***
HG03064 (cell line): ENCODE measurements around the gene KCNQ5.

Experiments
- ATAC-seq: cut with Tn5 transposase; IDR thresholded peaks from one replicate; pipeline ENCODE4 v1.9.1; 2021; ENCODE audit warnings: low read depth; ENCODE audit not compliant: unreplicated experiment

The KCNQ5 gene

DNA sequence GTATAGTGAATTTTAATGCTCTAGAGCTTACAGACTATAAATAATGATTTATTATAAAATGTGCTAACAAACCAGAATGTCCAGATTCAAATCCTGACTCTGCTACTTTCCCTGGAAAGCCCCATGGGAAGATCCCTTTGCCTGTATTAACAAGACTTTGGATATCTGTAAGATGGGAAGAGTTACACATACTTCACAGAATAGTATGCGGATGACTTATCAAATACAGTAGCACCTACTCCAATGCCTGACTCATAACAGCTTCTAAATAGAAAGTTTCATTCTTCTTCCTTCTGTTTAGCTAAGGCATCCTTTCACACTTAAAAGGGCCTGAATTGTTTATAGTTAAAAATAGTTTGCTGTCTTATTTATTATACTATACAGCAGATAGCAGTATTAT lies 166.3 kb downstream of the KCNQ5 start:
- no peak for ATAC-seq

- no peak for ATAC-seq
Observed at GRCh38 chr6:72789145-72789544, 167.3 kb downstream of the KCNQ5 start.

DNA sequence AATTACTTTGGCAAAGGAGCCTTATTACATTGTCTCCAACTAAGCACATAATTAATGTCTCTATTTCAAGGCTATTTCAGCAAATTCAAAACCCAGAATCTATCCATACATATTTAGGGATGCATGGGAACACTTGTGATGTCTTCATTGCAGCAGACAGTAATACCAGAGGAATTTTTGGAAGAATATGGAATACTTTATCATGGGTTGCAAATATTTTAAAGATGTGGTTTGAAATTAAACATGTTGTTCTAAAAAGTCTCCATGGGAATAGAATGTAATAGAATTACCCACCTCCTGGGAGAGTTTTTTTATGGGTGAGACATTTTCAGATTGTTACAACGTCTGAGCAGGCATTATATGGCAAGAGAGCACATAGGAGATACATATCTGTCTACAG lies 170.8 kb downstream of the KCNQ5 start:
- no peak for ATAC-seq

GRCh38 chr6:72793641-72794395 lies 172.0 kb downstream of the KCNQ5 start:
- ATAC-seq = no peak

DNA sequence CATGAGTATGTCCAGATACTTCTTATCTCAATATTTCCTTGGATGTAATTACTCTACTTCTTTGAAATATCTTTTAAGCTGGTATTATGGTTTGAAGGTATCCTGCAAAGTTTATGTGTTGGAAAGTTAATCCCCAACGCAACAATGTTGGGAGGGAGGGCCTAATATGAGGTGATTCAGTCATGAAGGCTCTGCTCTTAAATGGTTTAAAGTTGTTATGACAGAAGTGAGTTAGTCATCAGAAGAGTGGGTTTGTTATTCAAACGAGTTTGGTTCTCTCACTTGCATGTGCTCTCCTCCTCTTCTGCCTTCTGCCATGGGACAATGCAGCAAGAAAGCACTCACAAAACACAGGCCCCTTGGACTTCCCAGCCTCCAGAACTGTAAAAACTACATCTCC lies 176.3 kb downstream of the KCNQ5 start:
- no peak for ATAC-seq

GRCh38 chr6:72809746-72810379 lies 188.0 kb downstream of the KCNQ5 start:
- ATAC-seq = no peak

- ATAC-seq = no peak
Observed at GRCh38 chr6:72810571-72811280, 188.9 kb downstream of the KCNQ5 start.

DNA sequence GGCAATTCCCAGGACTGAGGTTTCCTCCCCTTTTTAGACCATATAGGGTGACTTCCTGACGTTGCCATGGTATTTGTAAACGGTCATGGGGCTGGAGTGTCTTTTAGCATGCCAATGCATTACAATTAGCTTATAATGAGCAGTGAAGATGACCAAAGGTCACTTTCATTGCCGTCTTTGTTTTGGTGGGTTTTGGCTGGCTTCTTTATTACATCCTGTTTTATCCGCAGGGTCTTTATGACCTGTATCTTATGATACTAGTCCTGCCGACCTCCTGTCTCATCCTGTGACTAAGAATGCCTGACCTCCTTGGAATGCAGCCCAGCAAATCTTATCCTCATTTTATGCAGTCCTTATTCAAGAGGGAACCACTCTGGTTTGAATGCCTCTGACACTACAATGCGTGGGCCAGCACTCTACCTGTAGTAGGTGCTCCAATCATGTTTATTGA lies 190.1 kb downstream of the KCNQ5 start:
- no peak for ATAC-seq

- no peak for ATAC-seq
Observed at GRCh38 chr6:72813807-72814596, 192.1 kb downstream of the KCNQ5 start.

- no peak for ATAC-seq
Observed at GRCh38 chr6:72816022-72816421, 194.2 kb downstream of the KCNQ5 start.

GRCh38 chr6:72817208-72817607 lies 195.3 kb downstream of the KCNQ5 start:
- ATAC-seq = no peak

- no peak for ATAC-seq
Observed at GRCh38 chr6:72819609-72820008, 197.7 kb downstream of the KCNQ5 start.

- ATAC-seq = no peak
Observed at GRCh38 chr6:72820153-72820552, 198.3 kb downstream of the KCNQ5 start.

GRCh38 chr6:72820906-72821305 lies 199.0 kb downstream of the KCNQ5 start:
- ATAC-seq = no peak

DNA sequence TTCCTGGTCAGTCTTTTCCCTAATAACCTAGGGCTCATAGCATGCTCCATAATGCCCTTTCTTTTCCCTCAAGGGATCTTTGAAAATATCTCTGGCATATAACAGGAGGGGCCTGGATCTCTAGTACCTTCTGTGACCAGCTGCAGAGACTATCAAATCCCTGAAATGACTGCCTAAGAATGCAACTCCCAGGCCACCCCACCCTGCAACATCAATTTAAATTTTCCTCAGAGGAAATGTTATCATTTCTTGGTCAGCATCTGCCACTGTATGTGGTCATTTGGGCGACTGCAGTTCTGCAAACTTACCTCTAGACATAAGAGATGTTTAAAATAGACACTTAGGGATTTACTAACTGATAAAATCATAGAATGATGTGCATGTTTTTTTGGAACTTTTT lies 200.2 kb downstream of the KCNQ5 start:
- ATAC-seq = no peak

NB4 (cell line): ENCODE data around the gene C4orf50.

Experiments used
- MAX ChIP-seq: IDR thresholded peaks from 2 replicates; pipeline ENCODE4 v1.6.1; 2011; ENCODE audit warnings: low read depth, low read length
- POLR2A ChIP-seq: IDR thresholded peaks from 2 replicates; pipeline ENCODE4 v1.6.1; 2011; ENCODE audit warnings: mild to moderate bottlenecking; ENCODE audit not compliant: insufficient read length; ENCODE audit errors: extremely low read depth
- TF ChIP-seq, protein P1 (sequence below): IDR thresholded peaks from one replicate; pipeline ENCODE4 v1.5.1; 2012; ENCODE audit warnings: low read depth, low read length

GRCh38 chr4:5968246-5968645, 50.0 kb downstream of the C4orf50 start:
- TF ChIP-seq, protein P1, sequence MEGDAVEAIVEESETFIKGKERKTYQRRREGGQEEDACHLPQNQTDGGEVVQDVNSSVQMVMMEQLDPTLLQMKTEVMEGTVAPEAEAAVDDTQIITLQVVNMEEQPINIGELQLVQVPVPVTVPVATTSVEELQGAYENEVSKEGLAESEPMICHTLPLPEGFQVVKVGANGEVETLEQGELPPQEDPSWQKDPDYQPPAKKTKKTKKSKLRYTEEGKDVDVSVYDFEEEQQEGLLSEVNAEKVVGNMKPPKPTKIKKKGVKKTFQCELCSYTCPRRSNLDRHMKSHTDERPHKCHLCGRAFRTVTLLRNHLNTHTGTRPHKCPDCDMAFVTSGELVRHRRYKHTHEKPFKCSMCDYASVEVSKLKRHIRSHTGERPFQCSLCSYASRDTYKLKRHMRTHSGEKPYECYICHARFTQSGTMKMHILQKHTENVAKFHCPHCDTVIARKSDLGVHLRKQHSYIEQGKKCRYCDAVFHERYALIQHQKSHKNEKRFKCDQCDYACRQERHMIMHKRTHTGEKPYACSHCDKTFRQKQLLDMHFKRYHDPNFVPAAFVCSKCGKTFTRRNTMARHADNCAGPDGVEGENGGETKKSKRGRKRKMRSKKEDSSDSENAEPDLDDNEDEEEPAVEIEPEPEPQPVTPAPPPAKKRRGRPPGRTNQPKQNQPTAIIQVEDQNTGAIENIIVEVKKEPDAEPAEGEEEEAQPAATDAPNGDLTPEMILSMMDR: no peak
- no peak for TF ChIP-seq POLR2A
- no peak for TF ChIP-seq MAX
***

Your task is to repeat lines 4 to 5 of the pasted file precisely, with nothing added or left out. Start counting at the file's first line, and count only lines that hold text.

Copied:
The KCNQ5 gene

DNA sequence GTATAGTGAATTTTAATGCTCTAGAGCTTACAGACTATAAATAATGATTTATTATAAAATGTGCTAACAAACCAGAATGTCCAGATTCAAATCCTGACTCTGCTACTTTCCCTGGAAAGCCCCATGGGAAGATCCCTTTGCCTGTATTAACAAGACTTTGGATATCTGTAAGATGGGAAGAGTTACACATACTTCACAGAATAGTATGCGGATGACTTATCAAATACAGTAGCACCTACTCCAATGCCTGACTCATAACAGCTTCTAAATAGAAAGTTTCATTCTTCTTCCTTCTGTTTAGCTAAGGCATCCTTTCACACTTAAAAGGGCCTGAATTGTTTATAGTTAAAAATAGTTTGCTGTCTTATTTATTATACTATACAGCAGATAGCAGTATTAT lies 166.3 kb downstream of the KCNQ5 start: